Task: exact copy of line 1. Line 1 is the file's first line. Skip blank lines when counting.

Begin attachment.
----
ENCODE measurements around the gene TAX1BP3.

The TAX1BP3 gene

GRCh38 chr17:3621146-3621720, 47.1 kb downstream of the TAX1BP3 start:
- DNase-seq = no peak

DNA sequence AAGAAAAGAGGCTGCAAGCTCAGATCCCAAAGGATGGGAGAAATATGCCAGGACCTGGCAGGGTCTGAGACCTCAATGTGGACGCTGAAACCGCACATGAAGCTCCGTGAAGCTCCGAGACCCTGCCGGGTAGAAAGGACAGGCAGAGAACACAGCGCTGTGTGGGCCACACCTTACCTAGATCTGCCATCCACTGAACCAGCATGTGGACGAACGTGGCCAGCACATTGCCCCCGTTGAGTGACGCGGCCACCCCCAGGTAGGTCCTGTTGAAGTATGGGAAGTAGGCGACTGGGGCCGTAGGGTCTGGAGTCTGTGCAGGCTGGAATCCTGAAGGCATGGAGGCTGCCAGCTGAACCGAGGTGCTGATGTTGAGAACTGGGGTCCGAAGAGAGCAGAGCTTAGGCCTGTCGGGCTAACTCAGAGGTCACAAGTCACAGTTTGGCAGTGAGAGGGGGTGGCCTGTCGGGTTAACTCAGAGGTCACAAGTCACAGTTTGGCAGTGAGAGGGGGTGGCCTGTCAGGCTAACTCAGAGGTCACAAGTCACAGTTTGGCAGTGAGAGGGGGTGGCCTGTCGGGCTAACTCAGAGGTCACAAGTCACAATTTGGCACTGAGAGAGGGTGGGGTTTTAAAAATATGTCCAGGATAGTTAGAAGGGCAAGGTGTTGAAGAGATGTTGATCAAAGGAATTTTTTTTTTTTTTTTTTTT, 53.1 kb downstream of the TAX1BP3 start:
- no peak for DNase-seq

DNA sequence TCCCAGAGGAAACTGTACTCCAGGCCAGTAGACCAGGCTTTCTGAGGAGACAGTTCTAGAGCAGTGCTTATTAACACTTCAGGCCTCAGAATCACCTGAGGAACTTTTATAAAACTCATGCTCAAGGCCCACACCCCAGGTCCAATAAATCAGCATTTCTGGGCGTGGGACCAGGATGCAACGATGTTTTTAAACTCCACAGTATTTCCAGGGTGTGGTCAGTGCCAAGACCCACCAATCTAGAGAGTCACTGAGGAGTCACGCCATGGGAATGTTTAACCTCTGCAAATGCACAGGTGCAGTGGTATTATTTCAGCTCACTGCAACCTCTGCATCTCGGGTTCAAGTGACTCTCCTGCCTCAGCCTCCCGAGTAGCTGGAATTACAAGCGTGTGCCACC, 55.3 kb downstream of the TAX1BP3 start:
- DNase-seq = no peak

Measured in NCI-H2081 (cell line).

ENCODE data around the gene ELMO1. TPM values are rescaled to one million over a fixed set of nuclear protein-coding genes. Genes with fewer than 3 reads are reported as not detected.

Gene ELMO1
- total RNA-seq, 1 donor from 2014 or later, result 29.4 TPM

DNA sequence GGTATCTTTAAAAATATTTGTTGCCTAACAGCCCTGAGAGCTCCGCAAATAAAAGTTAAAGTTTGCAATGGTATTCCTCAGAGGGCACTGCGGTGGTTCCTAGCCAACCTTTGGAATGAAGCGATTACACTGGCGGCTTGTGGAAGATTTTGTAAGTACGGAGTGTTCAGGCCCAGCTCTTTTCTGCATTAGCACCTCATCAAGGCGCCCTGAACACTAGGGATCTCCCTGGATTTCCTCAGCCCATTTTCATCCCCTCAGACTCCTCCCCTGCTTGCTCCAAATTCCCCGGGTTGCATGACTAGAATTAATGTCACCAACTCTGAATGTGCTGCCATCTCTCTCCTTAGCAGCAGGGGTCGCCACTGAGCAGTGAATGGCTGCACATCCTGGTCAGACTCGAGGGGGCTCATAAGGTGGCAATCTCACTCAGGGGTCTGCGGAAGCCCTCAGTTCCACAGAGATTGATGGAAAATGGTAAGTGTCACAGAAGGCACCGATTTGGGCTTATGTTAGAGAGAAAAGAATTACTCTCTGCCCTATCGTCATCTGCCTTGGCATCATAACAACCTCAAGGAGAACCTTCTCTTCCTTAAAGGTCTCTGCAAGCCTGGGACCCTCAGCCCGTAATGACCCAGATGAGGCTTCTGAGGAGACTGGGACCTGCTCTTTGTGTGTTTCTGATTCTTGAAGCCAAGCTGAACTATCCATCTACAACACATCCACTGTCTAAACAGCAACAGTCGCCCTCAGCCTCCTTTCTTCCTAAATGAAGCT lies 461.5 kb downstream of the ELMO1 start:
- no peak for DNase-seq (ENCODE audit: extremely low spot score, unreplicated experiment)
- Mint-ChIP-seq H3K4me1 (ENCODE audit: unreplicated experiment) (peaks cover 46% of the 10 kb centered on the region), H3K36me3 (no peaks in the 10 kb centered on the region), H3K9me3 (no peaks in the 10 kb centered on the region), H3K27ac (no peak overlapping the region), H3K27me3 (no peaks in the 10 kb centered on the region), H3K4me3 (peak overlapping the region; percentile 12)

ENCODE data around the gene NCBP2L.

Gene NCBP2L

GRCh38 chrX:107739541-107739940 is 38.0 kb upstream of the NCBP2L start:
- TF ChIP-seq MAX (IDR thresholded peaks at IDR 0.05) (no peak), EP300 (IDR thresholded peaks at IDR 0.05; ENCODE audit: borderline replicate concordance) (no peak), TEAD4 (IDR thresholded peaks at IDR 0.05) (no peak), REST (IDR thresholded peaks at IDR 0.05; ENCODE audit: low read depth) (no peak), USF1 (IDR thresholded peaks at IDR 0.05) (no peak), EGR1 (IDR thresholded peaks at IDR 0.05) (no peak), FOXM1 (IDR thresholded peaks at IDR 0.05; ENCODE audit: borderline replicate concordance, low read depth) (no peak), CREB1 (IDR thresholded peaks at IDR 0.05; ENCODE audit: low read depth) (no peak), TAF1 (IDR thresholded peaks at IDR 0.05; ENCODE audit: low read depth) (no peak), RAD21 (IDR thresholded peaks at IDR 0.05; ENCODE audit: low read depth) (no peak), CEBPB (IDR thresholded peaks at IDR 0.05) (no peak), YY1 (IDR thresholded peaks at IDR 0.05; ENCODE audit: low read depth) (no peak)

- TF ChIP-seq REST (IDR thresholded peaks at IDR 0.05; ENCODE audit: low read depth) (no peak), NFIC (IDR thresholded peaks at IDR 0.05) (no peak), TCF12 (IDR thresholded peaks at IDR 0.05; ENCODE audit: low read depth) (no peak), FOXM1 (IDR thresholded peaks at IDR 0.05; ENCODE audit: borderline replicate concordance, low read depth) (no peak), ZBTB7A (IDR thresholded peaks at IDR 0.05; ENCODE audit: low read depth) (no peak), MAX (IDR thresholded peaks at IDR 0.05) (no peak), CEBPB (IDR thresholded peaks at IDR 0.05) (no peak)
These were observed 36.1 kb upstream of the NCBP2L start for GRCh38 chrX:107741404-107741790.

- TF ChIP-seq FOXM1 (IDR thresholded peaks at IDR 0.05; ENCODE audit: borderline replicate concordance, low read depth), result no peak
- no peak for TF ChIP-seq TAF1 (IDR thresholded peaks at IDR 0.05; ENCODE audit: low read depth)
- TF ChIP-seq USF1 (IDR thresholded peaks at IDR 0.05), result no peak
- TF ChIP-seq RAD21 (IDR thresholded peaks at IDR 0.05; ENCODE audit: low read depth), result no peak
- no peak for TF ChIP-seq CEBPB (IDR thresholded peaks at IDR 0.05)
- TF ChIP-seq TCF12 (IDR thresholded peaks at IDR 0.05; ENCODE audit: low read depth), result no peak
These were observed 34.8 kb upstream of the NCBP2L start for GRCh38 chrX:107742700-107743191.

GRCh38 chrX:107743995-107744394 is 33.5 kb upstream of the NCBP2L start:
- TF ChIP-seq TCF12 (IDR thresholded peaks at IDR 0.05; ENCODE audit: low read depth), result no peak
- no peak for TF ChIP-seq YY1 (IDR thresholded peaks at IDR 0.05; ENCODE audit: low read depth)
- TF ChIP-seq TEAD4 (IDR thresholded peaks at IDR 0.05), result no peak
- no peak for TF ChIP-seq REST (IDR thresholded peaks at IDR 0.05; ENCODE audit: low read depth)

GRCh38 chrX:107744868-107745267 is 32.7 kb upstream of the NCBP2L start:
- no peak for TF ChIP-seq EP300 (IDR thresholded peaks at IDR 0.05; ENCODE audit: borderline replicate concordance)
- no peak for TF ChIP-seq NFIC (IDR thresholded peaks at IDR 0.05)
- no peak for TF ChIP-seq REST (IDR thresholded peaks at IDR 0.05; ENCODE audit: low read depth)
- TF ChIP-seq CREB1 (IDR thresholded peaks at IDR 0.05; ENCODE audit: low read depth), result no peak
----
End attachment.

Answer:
ENCODE measurements around the gene TAX1BP3.